NO HEAT? CLICK HERE TO LET US KNOW YOU NEED HELP

Italy’s Renzi to resign after conceding defeat on constitutional referendum

This is an archived article and the information in the article may be outdated. Please look at the time stamp on the story to see when it was last updated.

ROME — Italian center-left Prime Minister Matteo Renzi said he will resign on Monday, after conceding an “extraordinary clear” defeat on an Italian constitutional referendum.

“Tomorrow the President of the Republic will have a meeting with me and I will hand in my resignation,” Renzi said. “I take on full responsibilities for defeat and so I say I lost, not you,” he told supporters.

The defeat of the referendum was resounding, with nealy 60% of voters saying “no.” It is considered a win for eurosceptic populist and nationalist parties in Italy, which campaigned heavily against Renzi and his promise to stimulate Italy’s sluggish economy.

“When you lose you cannot pretend that nothing has happened and go to bed and sleep. My government ends here today,” Renzi said.

What’s at stake?

Itatly’s President will decide what to do next. He could piece together a government out of the current Parliament or call for general election in which the anti-establishment Five Star Movement party, led by comedian Beppe Grillo, is expected to make great gains.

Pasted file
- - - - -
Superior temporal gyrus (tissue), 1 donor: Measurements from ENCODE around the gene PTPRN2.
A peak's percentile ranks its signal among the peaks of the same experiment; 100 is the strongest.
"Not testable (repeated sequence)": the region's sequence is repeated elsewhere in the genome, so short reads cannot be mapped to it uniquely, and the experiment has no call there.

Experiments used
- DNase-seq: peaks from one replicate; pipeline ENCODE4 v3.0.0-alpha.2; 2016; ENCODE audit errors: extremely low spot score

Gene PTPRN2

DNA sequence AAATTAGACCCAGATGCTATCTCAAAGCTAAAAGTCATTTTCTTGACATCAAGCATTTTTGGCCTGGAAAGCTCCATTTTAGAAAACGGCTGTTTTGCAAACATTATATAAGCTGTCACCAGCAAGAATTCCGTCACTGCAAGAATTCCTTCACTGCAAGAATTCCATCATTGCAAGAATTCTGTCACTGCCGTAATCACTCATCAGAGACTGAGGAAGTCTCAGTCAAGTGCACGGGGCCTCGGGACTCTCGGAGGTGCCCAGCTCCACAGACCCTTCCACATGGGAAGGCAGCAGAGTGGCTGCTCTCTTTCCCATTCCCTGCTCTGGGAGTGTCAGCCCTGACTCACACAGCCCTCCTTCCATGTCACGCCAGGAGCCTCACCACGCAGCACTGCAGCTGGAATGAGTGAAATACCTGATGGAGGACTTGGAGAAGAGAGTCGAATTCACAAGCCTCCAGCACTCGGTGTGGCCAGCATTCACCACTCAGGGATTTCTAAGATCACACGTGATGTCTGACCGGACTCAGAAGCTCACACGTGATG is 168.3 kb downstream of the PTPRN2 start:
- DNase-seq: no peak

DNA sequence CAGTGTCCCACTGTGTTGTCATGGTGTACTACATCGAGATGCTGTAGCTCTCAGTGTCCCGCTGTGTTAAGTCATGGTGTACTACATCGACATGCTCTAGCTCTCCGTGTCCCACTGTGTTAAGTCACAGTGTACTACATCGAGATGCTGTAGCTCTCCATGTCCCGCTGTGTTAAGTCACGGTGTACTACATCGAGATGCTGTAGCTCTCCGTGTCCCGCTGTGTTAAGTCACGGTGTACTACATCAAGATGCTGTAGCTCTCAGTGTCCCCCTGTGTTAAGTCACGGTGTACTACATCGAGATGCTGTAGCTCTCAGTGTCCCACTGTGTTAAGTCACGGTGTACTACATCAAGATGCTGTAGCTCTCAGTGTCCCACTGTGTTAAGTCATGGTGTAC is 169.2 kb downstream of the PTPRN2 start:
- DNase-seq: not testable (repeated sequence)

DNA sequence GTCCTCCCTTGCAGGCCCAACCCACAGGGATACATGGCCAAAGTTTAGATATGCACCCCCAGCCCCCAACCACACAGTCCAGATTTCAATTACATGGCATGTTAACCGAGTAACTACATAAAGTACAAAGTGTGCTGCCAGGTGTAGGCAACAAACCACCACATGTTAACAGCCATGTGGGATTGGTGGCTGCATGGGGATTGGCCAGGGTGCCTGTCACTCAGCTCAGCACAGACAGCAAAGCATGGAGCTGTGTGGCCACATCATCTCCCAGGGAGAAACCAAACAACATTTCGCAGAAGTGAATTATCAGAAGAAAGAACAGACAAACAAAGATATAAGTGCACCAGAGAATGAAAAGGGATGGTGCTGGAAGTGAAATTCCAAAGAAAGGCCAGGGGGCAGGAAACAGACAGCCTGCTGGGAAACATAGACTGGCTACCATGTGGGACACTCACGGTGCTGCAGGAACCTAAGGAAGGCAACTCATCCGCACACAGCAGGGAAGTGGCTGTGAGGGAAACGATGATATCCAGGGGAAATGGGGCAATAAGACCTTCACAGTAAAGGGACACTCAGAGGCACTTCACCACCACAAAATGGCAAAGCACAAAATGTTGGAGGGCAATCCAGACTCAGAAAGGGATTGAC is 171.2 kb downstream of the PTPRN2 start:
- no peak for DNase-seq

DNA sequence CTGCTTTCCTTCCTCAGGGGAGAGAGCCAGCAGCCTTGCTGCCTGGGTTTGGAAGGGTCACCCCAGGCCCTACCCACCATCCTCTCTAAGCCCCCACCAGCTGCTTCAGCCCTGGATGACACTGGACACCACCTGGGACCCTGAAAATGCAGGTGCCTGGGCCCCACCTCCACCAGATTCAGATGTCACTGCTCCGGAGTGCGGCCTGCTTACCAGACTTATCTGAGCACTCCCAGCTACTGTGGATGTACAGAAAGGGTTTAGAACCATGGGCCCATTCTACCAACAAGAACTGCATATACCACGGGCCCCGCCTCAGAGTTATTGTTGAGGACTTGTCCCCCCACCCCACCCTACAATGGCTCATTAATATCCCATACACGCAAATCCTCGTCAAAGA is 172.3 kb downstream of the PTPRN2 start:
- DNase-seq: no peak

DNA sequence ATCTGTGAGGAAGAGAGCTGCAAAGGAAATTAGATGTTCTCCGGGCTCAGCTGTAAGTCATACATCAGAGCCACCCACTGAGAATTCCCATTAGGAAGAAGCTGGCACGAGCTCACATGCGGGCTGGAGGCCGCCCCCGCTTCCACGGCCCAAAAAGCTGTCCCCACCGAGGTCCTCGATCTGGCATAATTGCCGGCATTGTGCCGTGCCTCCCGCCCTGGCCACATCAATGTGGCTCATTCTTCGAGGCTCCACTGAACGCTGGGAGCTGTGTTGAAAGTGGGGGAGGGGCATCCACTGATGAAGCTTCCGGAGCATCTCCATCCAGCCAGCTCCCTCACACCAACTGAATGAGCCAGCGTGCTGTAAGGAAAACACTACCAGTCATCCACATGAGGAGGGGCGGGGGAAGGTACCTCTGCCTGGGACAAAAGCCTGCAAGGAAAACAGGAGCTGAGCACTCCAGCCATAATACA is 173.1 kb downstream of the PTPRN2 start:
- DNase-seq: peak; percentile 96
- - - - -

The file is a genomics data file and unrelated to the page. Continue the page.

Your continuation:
The referendum also came amid fears of a wave of populism spreading across Europe.

France’s National Front party leader Marine Le Pen took to Twitter.

“The Italians have rejected the EU and Renzi. We must listen to this thirst for the freedom of nations and for protection!” she said.

What does it mean for the banks?

There are fears the results of the vote could further shake up the country’s financial stability, considering that its banks are already downing in bad debt.

Investors, fearful of the political turmoil, could demand a much higher price for providing the money some banks urgently need.

A few banks might then be unable to pay that price or find willing backers, leaving them in need of a state bailout.